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Automated Source Code Scanning Tools Avert Damage From Flaws

WhiteSource Software’s David Habusha discusses how automated source code scanning tools can detect and fix insecure code before an app goes into production.

As cyberattacks continue to threaten the reputation and livelihood of companies around the world, IT professionals are doing whatever they can to protect their organizations. While intrusion detection systems, firewalls and other cybersecurity technologies can make a big difference, it’s often the things you don’t think of — like the source code your developers write — that can cause problems. David Habusha, vice president of product at WhiteSource Software, explains how attackers can use a company’s own insecure code for their own gain, and what to do about it.

What are the biggest vulnerabilities that can occur from insecure programming?

Insecure programming can affect the entire software development life cycle. In most cases, issues will be found in the testing phase by running SCA or application security testing tools. But the cost of fixing an issue is extremely high in production and might result in a downtime of the system, and it’s also high when detected in the testing phase. Detecting code issues before an application is built and before a single developer's code is merged into the build system is the answer.

How can source code scanning tools help?

Process-wise, they can help find and fix vulnerabilities before they are deployed in production. For example, they will search for something that is 100 percent matched against a known vulnerability in a third-party component. These tools know which third-party components are being used by your application and which vulnerabilities affect these third-party components. They will also provide an alert in advance that will allow you to understand that you’re using a vulnerable version of one of these packages, and will help you replace this vulnerable package with a non-vulnerable version.

According to your own report, the C programming language accounts for nearly half of all open-source vulnerabilities publicly disclosed in the past decade, and the largest share of vulnerabilities for 2018 occurred in code for Linux. Does that mean that in general, some programming languages are less secure than others? Should some be avoided?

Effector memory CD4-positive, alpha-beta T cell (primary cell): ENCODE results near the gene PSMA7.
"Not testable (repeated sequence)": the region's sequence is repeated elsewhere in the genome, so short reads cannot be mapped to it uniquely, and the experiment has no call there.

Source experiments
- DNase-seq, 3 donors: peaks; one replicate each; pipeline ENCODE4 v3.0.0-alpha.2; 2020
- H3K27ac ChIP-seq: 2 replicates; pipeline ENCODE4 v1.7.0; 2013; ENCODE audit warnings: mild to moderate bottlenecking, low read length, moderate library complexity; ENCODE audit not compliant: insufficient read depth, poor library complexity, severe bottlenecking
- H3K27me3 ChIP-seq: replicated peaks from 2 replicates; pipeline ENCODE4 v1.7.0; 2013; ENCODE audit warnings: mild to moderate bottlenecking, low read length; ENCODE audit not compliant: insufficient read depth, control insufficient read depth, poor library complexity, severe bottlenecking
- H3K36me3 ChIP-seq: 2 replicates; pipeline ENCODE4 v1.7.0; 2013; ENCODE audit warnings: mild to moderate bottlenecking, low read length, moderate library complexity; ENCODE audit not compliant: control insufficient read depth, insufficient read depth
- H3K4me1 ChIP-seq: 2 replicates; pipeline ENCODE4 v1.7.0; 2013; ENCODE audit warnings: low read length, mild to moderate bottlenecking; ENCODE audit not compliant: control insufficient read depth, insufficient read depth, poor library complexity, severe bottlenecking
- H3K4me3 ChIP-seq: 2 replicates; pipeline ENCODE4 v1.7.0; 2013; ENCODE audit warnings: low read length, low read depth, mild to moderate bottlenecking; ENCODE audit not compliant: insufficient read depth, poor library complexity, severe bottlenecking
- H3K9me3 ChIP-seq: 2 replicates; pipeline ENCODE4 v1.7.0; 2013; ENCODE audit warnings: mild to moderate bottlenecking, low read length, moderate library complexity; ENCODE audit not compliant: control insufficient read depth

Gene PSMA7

Not necessarily. The issue is that C has been around for nearly 40 years, and it still runs most modern operating systems including Linux, virtual machines, container frameworks, some application servers, VPNs and SSL. The Docker kernel also relies on a lot of C code, and that’s becoming a large surface of attack. So the number of lines of C code is really high, so it’s going to have more vulnerabilities.

What should you look for in a source code scanning tool?

These tools must be able to run as part of the continuous delivery and integration, because most organizations today build their software multiple times a day and can’t run a code scanning tool once a week, once a month or even once a day. They have to run it as part of any change in their code, and they have to run it fast in a way that doesn’t slow down the development life cycle. That makes automation extremely important, both in terms of code scanning processes and remediation. If you can find a way to generate automated fixes or upgrades to your software, it will be easier for developers to incorporate changes and add them to your continuous integration/continuous delivery platforms. It will also reduce the time it takes to remediate security issues.

What about analytics?

It’s extremely important. We use a technique called effective usage analysis in combination with reachability analysis, which is relatively new. Instead of reporting on theoretical vulnerabilities, it can narrow those vulnerabilities down to the most critical. That way, you can reduce the number of findings by about 80%, allowing you to focus on the 20% that are the highest risk to the organization.

What are the most important best practices for developers that aren’t tool- or automation-related?

Educate yourself on how to write secure code. This can help you regardless of tools or technology. There are a lot of resources out there, including frameworks for Web applications, which are commonly based on OWASP recommendations for secure coding. The OWASP Security Knowledge Framework [SKF] is freely available and supports several languages. Also, consider some type of training. While theoretical or online training can be effective to a certain extent, it’s better to use on-the-job training. Secure code training should happen in the IDE [Integrated Development Environment]. It should allow developers to receive instant feedback on secure and insecure code as they type in new lines of code, and offer inline fix suggestions.

How can the security and DevOps teams avoid stepping on each other’s toes during this process?

Have a process in place that brings security and development teams together to agree on process for reporting and fixing vulnerabilities. Most organizations today still use email or Excel spreadsheets, so when they find a vulnerability, they may use a “war room” process. But because the process isn’t fully automated or even fleshed out, it tends to be more ad hoc than it should be. That means it can miss important things. If you have a process, you can get out of firefighting mode.

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